Tension between Libya and Egypt, Tripoli: “From Al Sisi a real declaration of war”


The strong tension running in these hours between runs along a red line ideally drawn by the Egyptian President Al Sisi Egypt is Libya. In the past few hours, the Cairo rais, visiting a military base not far from the Libyan border, has stated in no uncertain terms that the Egyptian army could also intervene within Libya.

This if the authority that Cairo recognizes as legitimate, that is, the one that belongs to the government established in Cyrenaica and whose military arm is constituted by the Libyan National Army of General Khalifa Haftar, should he request it or suffer further attacks by forces close to the government headed by Fayez Al Sarraj. And here we come then to that Red line which according to Al Sisi should not be exceeded, that is the portion of territory that concerns the city of Sirte and the basis of Al Jufra.

These two are strategic locations still in the hands of Haftar, after the latter had to actually evacuate Tripolitania after the advance of the Al Sarraj pro-forces. The territorial conquests of militias close to the Tripoli government have been made possible thanks to Turkish aid, with Ankara who in recent months has provided arms, money and especially the Syrian mercenaries taken from Idlib.

Al Sisi therefore made it clear that if the aims of Al Sarraj and Turkey should go beyond the Tripolitania and then aim for the Cyrenaica, where Haftar has its strategic base, then Egypt could consider entering the war against Tripoli. And from the Libyan capital the reaction was not long in coming: “The intervention in Libyan internal affairs and the violation of sovereignty – reads a statement issued by the Libyan presidential council – are a hostile act and a declaration of war”.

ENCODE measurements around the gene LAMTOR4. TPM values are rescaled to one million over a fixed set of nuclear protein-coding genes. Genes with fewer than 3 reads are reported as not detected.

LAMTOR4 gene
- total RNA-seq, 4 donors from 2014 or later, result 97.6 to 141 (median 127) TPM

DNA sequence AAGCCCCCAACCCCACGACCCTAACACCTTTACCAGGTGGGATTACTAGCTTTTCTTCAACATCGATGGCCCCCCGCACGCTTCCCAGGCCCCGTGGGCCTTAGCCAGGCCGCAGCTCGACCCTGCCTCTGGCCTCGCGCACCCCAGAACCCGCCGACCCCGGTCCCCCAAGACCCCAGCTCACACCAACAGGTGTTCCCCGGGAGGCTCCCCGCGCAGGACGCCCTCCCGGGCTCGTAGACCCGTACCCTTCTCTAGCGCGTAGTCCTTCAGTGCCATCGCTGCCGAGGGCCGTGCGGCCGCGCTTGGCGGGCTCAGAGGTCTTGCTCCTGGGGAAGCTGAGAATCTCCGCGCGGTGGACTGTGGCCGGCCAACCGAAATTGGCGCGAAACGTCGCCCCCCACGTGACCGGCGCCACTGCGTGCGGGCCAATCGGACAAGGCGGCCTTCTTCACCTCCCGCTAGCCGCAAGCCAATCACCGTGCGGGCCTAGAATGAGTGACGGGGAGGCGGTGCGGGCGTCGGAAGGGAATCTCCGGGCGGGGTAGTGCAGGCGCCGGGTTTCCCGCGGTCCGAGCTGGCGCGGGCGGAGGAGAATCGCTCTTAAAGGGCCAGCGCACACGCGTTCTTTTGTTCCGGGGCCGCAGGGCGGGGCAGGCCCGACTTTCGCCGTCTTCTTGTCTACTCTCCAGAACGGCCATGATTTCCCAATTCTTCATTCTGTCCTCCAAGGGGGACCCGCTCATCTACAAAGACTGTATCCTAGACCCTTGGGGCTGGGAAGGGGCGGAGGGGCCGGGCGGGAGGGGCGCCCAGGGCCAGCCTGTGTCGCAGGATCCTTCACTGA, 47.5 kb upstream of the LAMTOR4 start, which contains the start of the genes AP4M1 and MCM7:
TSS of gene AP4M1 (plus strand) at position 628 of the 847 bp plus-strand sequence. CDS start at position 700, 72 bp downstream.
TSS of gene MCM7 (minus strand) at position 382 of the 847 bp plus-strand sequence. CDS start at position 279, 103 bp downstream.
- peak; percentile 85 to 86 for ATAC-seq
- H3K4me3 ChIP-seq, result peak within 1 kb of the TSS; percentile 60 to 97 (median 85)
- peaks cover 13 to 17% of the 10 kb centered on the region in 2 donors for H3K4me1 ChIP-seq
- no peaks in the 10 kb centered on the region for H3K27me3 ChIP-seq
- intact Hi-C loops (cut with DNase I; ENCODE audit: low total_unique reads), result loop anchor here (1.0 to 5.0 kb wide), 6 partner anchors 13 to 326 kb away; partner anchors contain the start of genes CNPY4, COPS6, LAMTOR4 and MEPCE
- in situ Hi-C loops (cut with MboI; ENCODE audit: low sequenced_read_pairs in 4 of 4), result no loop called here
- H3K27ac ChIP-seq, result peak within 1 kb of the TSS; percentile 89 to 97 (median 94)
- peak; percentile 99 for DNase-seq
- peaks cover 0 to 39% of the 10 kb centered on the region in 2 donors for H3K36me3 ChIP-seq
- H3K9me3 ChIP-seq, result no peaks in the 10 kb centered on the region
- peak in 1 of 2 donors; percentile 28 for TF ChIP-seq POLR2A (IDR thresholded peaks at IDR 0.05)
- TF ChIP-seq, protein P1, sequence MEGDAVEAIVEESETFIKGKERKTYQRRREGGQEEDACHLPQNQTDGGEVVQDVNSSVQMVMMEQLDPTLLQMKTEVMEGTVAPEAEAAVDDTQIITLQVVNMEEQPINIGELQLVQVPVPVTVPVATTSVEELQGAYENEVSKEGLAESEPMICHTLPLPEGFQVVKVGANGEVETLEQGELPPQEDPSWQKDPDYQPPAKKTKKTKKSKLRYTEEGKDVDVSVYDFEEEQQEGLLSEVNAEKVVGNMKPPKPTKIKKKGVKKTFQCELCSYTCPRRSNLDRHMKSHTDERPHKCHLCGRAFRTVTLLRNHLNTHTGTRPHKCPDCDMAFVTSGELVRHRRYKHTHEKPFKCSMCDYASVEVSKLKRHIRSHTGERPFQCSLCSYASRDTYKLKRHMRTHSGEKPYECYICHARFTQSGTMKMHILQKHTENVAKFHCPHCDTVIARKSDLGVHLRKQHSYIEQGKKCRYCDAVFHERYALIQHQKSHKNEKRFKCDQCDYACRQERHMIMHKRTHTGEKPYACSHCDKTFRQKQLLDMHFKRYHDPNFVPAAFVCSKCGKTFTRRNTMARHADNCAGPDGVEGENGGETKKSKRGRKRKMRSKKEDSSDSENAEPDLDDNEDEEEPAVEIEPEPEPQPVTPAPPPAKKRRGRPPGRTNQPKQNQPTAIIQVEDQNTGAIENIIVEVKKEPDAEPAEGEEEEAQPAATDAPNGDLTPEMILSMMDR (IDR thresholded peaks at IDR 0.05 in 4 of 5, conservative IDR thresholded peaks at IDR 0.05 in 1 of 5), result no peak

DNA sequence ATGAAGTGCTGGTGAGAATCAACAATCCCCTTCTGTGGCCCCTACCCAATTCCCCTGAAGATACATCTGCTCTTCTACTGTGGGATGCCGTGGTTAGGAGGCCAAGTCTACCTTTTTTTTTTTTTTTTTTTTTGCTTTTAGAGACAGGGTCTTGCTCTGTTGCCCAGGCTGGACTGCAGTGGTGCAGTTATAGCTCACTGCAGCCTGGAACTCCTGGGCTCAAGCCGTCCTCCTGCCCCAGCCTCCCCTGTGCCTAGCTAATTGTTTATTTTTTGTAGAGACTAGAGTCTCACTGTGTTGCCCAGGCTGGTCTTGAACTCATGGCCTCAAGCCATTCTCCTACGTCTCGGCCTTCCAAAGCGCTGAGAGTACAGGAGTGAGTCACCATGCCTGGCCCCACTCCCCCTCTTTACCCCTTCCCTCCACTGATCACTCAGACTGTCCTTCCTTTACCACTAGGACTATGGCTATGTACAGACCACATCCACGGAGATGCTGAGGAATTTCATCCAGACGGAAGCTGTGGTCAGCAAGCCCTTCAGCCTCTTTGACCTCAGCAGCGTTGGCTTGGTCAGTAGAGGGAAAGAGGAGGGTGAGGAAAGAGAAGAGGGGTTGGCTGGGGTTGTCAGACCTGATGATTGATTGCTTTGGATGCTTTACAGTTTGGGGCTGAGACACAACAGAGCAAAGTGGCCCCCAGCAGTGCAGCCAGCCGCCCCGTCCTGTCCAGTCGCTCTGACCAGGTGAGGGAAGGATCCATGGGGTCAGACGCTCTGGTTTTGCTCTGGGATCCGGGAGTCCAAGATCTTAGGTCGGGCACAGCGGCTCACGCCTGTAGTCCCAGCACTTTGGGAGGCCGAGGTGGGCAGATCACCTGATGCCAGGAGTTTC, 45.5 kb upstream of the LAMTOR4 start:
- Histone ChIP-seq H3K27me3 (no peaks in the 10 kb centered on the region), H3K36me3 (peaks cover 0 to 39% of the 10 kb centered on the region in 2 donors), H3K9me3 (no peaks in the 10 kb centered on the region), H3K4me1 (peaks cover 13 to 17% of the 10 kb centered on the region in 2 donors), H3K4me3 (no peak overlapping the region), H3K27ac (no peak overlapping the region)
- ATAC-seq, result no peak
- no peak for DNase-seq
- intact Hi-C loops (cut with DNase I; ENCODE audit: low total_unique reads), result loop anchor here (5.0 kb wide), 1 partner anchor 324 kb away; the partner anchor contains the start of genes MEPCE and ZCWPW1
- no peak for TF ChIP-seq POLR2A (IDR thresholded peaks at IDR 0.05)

So unequivocal words, which mark a very strong tension between Tripoli and Cairo and which could be the prelude to new escalations of the Libyan conflict. According to the government of Al Sarraj, what Al Sisi said could be considered as a real act of war.

The real reason for the tension concerns above all the strong Turkish influence in the west of Libya, which could also affect all the various other provinces of the North African country in the future. Ankara and Cairo are positioned on two different fronts: the Turkish government in fact supports the Muslim Brotherhood, an organization that instead Al Sisi immediately banned once he took office. A clash then that was transferred to Libya, where Turkey supports Al Sarraj, whose government also has members of the brotherhood, while Egypt is one of General Haftar’s main sponsors.

Given the military difficulties of the number one of the Libyan National Army, a direct Egyptian intervention should not be excluded, through the mouth of Al Sisi himself, if Al Sarraj and the Turkish allies were to cross the red line of Sirte.

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